Meteor has been inspired by the reactive programming paradigm [18]: nearly all of its layers, from database access to graphical user interface (GUI), provide an event-driven interface whose operations run whenever the underlying data-dependencies change. For example, a hypothetical Meteor Web application is developed to manage a library. A template of the GUI of the application is responsible to render a list of books. A user observes a Web page with a list of books. Meanwhile, an editor inserts a new book in the database, from the application backend. The change in the data is detected by Meteor components, which automatically trigger a re-render of the GUI element interested by this operation. The user simply sees a new element added to the list, without a Web page refresh.

As an infrastructure, Meteor covers development, testing, and production phases to run the implemented source-code. For development, Meteor provides a local server, built on top of Node.js [16], to run the developed Website and perform tests. For testing and production, Meteor provides a freely available infrastructure of servers. More information on Meteor can be obtained on the official Website [15], in the introductory screencast [19], and on the documentation Website [20].

Before illustrating some details regarding SematAcc architecture, a brief introduction on using SematAcc is provided. Upon login, the user manages the projects (Fig. 1). The Hint Box on the left side of the screen contains suggestions, which help the user to manage the projects. The central box lists the available projects. After the user creates a project, putting the mouse over it, it will activate the available commands. A click on the arrow icon will accelerate a project with SematAcc (that is, it will start the modeling activity with Essence kernel). The other two commands are for editing a project and for deleting it.

Fig. 1 

Project Management in SematAcc.

When the user decides to accelerate a project with SematAcc, the Essence kernel is loaded with the chosen project (Fig. 2). This is the main functionality of SematAcc. The user interface is divided in three parts. The first part, on the left, is the already mentioned Hint Box, which reports information on an Alpha or a State, depending on the position of the mouse. The second part, on the center, is Essence kernel. It shows the Alphas. If the user clicks on an Alpha, the Kernel expands and shows the corresponding States. The third part, on the right, is the project status. It displays a rose graph and a horizontal bar chart. The rose graph represents the project status in terms of Alphas’ completions, whereas the horizontal bar chart provides an overview of the Concerns’ completion.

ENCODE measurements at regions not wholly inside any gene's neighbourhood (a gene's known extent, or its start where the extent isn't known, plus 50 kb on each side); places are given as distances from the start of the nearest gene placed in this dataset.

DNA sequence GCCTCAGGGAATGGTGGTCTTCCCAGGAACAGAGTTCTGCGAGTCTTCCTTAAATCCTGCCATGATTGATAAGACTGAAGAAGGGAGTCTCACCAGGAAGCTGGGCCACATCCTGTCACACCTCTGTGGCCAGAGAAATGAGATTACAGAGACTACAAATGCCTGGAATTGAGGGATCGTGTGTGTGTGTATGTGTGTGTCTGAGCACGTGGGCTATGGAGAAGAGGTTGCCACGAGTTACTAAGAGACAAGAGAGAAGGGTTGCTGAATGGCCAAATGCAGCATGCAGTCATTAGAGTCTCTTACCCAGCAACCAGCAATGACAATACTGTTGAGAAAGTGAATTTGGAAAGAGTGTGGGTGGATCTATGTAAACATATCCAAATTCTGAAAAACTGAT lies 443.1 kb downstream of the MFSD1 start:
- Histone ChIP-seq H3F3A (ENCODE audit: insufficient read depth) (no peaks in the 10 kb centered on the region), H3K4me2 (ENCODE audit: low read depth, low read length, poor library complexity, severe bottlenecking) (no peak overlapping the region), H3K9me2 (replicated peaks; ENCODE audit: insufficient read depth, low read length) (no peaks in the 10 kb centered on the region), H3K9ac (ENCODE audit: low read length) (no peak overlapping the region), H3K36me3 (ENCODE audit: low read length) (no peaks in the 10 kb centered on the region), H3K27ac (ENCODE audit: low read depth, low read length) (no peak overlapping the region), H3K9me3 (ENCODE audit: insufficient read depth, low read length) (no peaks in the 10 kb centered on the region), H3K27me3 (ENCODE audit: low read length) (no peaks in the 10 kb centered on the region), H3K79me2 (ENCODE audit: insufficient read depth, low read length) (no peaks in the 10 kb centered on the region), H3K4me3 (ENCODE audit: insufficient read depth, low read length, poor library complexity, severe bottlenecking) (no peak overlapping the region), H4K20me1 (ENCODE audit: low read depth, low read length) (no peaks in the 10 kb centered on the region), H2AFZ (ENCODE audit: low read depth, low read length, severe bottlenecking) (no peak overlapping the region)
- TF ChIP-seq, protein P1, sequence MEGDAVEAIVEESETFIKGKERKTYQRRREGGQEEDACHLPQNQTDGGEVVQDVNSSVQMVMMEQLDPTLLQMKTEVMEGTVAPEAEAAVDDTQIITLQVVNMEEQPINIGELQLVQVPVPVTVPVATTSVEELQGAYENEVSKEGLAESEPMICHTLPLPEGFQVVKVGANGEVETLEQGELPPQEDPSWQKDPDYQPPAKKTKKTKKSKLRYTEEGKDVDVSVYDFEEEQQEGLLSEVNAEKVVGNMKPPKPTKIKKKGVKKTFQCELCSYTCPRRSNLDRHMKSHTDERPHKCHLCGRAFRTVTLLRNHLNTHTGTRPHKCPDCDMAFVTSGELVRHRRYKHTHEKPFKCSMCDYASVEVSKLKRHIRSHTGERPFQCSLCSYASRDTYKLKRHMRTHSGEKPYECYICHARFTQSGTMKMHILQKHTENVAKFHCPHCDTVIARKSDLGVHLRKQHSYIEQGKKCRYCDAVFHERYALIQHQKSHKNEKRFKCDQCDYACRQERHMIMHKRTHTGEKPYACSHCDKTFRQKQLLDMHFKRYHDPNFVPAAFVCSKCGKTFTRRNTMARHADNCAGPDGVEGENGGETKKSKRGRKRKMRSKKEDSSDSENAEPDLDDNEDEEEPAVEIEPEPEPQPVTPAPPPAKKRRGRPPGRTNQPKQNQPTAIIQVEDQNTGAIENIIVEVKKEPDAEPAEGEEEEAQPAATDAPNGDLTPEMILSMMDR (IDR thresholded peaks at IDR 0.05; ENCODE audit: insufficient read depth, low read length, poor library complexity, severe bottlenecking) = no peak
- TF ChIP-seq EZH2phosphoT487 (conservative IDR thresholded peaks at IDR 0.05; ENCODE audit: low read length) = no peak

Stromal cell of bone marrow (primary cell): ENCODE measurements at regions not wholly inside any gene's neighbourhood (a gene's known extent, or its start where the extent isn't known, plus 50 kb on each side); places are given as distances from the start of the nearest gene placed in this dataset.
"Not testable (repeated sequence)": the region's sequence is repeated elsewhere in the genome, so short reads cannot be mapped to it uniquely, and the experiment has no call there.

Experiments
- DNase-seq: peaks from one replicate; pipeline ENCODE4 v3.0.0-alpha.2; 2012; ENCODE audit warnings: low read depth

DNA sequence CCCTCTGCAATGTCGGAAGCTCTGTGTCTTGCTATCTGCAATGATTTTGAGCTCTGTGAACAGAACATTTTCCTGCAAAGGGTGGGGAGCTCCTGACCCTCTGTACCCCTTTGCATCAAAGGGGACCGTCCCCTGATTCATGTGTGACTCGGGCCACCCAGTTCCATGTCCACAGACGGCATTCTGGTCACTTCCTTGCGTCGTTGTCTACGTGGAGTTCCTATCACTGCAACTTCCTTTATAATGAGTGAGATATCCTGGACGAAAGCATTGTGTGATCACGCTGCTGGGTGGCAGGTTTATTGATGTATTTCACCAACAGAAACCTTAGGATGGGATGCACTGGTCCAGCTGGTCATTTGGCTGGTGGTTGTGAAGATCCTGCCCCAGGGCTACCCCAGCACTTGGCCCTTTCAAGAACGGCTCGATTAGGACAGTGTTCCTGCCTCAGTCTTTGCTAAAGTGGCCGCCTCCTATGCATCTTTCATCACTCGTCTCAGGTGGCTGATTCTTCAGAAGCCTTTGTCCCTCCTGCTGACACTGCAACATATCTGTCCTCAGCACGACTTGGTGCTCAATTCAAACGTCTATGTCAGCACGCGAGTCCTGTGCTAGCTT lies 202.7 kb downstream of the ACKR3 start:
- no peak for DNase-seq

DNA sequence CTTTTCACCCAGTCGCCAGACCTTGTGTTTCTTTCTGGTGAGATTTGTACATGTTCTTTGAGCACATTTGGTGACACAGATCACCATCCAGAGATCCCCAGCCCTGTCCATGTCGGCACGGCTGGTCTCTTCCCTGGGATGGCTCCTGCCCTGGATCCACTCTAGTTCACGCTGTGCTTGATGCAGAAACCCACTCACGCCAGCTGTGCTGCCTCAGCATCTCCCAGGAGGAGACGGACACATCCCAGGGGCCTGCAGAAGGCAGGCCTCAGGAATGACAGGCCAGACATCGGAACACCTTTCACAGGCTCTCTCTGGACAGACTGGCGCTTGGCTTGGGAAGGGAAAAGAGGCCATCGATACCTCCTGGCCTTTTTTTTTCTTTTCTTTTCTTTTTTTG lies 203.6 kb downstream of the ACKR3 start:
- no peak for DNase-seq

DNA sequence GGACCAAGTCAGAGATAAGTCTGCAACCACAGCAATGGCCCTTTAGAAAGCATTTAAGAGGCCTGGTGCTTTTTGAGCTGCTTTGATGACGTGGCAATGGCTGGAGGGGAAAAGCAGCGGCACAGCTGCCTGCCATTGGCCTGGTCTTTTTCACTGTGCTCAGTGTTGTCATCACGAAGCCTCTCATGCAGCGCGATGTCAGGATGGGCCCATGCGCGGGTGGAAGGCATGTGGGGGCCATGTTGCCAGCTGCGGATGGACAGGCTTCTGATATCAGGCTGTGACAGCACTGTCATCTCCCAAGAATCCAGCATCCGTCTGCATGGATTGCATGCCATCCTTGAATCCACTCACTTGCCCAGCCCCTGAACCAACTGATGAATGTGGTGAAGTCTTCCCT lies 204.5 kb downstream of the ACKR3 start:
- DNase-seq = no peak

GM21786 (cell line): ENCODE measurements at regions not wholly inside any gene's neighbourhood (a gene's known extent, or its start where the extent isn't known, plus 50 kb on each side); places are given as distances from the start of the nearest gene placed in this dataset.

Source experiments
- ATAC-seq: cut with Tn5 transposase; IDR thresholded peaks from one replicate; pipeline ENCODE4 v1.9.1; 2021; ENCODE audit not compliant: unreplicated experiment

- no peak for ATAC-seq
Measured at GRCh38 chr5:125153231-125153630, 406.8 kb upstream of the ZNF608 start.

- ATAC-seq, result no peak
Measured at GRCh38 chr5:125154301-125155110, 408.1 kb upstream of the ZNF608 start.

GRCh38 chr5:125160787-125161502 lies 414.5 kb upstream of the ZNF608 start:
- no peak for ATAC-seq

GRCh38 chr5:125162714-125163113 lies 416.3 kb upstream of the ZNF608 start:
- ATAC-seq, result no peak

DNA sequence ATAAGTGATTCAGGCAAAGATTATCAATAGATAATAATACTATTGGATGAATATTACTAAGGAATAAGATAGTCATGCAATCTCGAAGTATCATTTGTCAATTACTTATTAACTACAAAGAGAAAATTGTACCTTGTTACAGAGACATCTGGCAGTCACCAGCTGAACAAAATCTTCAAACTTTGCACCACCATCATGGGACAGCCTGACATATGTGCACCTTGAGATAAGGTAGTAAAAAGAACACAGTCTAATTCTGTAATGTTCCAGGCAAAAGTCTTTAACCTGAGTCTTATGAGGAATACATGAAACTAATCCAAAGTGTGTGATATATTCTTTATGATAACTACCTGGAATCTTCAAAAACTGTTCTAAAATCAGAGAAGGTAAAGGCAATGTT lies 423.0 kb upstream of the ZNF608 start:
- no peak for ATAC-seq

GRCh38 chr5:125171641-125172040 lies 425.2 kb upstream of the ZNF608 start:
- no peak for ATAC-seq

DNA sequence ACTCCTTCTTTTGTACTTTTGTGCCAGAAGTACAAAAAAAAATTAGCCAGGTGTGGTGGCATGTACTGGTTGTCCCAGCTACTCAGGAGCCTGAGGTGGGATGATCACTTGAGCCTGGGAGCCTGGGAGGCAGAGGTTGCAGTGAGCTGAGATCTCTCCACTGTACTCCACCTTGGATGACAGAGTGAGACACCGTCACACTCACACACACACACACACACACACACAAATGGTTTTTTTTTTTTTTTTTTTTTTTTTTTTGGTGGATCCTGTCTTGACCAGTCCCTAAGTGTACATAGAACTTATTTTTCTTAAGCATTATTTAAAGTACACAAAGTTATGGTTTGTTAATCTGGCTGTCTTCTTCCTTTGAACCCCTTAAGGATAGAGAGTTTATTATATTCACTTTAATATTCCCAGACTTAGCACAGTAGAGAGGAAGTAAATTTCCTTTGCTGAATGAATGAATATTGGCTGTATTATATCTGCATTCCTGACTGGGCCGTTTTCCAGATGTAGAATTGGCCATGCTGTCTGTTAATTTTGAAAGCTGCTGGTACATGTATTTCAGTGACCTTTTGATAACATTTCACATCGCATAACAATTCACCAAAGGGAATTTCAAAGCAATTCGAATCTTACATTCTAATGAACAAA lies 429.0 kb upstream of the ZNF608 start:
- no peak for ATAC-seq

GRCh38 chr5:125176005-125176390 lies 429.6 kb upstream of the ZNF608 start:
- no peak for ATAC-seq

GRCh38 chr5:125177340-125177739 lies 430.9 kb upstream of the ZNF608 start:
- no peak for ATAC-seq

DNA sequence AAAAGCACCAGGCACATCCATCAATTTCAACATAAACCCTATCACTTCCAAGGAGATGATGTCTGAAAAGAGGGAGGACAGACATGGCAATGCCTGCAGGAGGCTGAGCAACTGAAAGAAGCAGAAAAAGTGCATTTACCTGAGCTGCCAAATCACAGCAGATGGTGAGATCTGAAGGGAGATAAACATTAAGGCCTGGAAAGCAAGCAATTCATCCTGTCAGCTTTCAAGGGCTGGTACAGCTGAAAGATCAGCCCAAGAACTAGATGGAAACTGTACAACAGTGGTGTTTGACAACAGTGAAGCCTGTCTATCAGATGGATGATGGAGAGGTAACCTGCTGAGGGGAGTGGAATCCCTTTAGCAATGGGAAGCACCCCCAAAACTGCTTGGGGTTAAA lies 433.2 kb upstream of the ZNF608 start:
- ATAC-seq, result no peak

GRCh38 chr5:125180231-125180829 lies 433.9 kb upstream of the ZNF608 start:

Fig. 2 

SematAcc Main Window: the Hint Box, the Essence kernel, and the graphs.

When a user clicks on a State, thus expressing a change of State of an Alpha, the graphs are immediately updated. For example, in Fig. 3), the user chooses that Requirements Alpha is now in the Conceived State. The rose graphs and the horizontal bar chart on the right side of Fig. 3 represent the change in the State of an Alpha, and the completion of the project is shown.

Fig. 3 

Change of State in SematAcc.

The models of SematAcc derive from an analysis of the Essence theory. They are represented in the class diagram of Fig.4.

Fig. 4 

SematAcc Models.

A user of the system possesses one-to-many projects. Each project has an associated Essence kernel. In SematAcc, the kernel is a graphical conceptualization and does not have a corresponding database collection. Although a kernel may have one-to-many Concerns, the current OMG standard proposal suggests three of them: “Customer”, “Solution”, and “Endeavor”. The three Concerns contain the corresponding Alphas. Alphas have several associated States but may be in zero or one-and-only-one State.

Each Concern, Alpha, and State has a corresponding name and description taken from Essence OMG submission. In order to speed-up the Essence learning process, the descriptions of kernel elements appear in SematAcc as soon as the user hovers with the mouse over them.

Concerns and Alphas also possess a completion, represented as a JavaScript Number. This number represents the percentage of completion of such kernel elements. For an Alphas completion, the order of the current Alpha State is employed. Then, the completion of the Alphas determines the progress of the project in terms of Concerns completion.

Finally, each project possesses events, which are employed by SematAcc to log and generate data for research purposes.

A high-level view of the most important functionality of SematAcc is represented in Fig. 5.

Fig. 5 

High-level view of a change in Alpha State.

In the example provided in Fig. 3, the user decides that the “Requirements” are now “conceived”. A mouse click on the “conceived” State in the user interface triggers an update to the server’s Alpha collection. Upon a successful update in the database, the completion ratios for the Concerns and the Alphas are recalculated in order to keep the data consistent. Then, the client component of SematAcc is notified of the successful change of State operation. A relevant event is generated and stored. Finally, the graphs are updated to represent the new data. At this stage, SematAcc GUI shows what is represented in Fig. 3.

The project source-code is organized by separation of concerns. The project’s root directory contains three main parts, according to Meteor conventions. In the client folder, there is the code executed by the client (the Web browser). In the server folder lives the source-code, which is purely executed on the server side. The tests folder hosts the automated tests written with the Laika framework [21]. The public folder stores all the binary files publicly accessible – e.g., pictures. All the source-code files are commented. For more information regarding the project structure, we advise to read the README file in SematAcc source-code. The file also contains instructions on how to run SematAcc on a development machine and how to have an own private instance of SematAcc on Meteor’s free servers.

Quality Control